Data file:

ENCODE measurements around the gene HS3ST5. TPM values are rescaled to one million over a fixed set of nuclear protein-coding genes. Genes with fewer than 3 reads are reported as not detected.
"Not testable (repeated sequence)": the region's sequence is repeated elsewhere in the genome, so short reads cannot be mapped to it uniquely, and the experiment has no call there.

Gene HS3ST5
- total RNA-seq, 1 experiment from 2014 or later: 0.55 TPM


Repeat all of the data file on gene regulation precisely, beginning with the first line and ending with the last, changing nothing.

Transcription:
ENCODE measurements around the gene HS3ST5. TPM values are rescaled to one million over a fixed set of nuclear protein-coding genes. Genes with fewer than 3 reads are reported as not detected.
"Not testable (repeated sequence)": the region's sequence is repeated elsewhere in the genome, so short reads cannot be mapped to it uniquely, and the experiment has no call there.

Gene HS3ST5
- total RNA-seq, 1 experiment from 2014 or later: 0.55 TPM